Here are some simple rules for fertilizing:

  • Less is more – when in doubt give your houseplants less fertilizer than more. The fertilizer’s label often suggests the maximum amount – they are in the business of selling fertilizer. You can dilute the dosage by half and they will be fine. You don’t have to dilute organic fertilizer
  • Over-fertilizing is worse than under-fertilizing
  • Never fertilize a plant with a compromised root system. It is struggling to establish new roots and most fertilizers are heavy in salts. It will be detrimental to the rejuvenation process
  • Do not fertilize your plant immediately after you have re-potted them. You have just preformed minor surgery. Give the patient a few weeks to recuperate by not fertilizing and keep your plant out of bright sun until it settles back into its new home
  • Change with the seasons. Growth in many plants will slow down in the winter; slow down the fertilizer as well. They are not pushing growth at that time of year. Don’t fertilize plants that are going through a dormant or resting phase

Last week, I mentioned that I spoke to Mobee Weinstein, a Foreman at the Garden and an avid houseplant grower. She told me that with most of her plants she gives them an organic fertilizer which provides not only macronutrients, but also trace nutrients. She stops fertilizing in October and only resumes in March when the plants are actively pushing growth. She fertilizes her plants anywhere from once a month to once every two to three months, addressing their fertilizing needs on a case by case basis.

While she stays away from fish emulsion because it stinks, she will use liquid kelp which doesn’t have the strong odor. A few of her plants have special needs. She has a lime tree which has different feeding requirements from the rest of her plants, particularly if she wants it to fruit; she gives her lime special treatment which includes iron chelate that is recommended for citrus.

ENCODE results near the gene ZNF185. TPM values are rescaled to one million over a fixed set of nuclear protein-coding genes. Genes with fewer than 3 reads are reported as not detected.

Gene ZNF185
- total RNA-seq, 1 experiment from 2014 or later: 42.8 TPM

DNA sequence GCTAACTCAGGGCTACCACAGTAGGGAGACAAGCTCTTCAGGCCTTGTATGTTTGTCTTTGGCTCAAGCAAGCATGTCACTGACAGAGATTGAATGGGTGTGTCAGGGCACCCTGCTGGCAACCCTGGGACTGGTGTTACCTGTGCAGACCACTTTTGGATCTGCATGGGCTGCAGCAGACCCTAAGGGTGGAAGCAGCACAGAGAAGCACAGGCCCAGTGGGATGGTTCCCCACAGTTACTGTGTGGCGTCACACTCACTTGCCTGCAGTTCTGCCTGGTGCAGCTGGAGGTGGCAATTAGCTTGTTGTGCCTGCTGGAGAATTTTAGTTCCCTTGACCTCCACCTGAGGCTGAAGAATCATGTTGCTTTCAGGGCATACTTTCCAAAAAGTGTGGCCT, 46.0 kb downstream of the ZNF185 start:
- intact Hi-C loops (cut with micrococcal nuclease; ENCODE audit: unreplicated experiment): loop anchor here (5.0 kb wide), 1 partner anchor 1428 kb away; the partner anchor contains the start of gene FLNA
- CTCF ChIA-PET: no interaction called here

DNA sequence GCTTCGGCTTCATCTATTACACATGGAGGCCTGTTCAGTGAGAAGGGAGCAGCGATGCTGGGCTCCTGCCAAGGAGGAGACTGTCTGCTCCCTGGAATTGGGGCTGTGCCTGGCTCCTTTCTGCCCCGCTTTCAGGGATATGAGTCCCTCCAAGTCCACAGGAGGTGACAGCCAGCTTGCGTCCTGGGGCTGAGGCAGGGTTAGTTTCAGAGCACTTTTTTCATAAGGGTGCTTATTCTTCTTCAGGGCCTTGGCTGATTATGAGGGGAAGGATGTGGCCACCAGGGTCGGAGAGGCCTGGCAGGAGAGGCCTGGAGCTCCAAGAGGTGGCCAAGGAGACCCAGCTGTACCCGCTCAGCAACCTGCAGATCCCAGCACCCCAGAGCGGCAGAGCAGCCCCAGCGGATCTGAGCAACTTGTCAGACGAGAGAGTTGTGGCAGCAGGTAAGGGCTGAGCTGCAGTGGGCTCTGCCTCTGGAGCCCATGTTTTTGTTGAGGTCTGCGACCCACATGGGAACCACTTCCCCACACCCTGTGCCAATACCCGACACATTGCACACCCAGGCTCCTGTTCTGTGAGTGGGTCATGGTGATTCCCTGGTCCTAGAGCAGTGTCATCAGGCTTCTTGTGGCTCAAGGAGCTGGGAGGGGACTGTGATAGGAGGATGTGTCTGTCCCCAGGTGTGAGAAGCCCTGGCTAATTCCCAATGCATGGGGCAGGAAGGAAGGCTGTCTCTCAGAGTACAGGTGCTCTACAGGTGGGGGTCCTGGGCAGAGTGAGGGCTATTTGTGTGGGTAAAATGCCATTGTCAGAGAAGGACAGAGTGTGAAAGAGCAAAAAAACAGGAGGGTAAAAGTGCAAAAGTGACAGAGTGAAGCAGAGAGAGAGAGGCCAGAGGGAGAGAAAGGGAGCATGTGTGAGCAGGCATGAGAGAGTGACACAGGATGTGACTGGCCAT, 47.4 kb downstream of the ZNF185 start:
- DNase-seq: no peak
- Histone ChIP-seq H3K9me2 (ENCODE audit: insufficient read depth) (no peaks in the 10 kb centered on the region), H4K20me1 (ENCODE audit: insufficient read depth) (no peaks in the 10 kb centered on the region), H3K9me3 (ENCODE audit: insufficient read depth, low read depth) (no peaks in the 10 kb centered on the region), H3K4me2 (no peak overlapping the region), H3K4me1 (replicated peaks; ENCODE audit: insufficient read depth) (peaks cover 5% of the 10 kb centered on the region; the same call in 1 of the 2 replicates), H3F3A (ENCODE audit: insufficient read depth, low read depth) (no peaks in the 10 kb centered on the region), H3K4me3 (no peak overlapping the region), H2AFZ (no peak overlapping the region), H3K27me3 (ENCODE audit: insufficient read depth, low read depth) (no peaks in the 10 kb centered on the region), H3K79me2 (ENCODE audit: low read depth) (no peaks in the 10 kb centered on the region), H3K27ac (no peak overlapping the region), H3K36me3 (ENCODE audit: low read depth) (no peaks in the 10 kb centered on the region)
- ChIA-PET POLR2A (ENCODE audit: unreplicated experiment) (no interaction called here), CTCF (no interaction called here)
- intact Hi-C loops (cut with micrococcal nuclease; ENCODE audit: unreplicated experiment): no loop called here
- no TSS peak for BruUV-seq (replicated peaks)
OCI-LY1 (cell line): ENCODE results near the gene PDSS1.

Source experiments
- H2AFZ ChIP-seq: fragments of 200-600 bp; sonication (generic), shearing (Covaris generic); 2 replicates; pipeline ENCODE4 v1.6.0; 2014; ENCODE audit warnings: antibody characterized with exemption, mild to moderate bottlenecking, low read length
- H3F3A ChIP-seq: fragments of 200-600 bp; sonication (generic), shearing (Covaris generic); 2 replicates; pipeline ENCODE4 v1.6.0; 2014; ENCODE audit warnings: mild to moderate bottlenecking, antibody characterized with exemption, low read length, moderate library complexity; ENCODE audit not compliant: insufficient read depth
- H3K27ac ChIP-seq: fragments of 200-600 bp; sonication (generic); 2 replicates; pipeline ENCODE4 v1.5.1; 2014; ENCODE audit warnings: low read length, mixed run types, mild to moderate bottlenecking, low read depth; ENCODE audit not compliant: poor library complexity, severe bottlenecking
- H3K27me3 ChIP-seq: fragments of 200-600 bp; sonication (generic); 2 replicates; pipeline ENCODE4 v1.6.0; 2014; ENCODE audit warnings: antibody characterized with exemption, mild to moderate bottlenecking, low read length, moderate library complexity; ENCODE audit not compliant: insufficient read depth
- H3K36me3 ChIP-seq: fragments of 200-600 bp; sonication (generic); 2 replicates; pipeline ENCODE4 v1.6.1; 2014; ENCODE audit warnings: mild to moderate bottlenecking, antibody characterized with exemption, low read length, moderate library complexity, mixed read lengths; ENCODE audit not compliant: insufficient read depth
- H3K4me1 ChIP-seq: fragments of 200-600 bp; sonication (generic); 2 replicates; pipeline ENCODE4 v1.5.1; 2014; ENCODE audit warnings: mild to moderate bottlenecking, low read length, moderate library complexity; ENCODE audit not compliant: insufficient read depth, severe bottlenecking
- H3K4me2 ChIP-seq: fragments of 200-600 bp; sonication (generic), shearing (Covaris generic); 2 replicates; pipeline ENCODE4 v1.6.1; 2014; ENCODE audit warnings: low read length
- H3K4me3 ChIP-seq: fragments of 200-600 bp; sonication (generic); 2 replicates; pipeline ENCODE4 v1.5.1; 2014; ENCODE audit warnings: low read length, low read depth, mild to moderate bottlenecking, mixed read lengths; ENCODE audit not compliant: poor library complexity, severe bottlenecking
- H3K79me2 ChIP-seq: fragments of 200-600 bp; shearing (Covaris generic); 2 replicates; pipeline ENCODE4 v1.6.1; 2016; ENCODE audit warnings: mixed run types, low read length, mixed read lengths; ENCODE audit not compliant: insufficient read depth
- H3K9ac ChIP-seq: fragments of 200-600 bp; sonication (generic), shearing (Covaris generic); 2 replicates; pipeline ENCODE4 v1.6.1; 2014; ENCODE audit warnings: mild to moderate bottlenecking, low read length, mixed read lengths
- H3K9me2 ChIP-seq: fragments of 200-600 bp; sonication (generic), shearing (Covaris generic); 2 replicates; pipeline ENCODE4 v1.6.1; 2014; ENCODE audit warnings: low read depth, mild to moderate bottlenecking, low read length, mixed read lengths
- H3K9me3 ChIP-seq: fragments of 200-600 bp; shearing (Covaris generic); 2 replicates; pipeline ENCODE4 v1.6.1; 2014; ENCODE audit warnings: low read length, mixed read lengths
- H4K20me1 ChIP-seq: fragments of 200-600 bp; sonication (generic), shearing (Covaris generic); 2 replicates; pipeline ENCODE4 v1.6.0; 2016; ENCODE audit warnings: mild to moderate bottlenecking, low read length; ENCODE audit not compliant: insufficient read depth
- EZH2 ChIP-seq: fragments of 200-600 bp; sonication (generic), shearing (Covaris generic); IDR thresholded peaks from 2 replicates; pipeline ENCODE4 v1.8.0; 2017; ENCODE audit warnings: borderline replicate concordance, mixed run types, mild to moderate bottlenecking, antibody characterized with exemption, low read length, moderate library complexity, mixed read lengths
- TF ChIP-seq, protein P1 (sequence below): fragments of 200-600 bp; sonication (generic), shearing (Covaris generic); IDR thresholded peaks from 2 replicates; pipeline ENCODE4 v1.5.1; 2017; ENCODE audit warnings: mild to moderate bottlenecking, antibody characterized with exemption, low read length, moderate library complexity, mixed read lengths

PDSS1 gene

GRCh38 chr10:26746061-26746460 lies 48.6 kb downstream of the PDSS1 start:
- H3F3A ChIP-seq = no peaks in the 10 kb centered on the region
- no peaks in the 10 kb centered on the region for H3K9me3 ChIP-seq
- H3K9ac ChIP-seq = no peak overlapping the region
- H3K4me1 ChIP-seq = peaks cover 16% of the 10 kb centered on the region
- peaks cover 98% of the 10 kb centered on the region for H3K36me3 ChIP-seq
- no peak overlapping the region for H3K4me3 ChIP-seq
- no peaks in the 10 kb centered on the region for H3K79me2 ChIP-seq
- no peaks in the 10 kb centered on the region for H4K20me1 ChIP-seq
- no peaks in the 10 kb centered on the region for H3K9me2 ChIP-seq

Getting your hands dirty…
One of the most overlooked yet important ingredients for houseplant success is soil. Plants get nutrients, water, and stability from their potting mix. The structure of the mix is important; plants generally need good drainage. Never use soil from your garden, it is usually too heavy and contains weeds and pests that could harm your plant.

There are many good potting soils on the market. There are soil-based mixes (sterilized) and soil-less mixtures (that tend to be peat based). Soil-based mixes are heavier and suitable for larger plants that need weight in the containers. Soil-less mixes are lighter.

Many ingredients go into potting soils and the one you choose should depend on what you are growing. Peat moss is light-weight with good water retention; charcoal absorbs toxins; coarse perlite and/or vermiculite are added for drainage and aeration; coarse or sharp sand is added for drainage; sphagnum moss aides in water retention; fir bark is good for drainage—and the list goes on. You will not find all of these ingredients together in one mix, but find the combination that works best for you and your plant.

With the tips that I have provided over the past two weeks, I think you are probably well-equipped to embark on a project to green up your home. Remember to not just grab the first pretty thing that comes your way—do some research on the plant’s growing requirements and make sure that it is a good match for your home.

Comments

Sue said:

Comprehensive and Easy to Follow Suggestions. Thank you, Sonia

Dcosmic1@AOL.com said:

Really appreciated. Had do you think bird poop fertilizer? Would you ever use it on orchid? Thanks.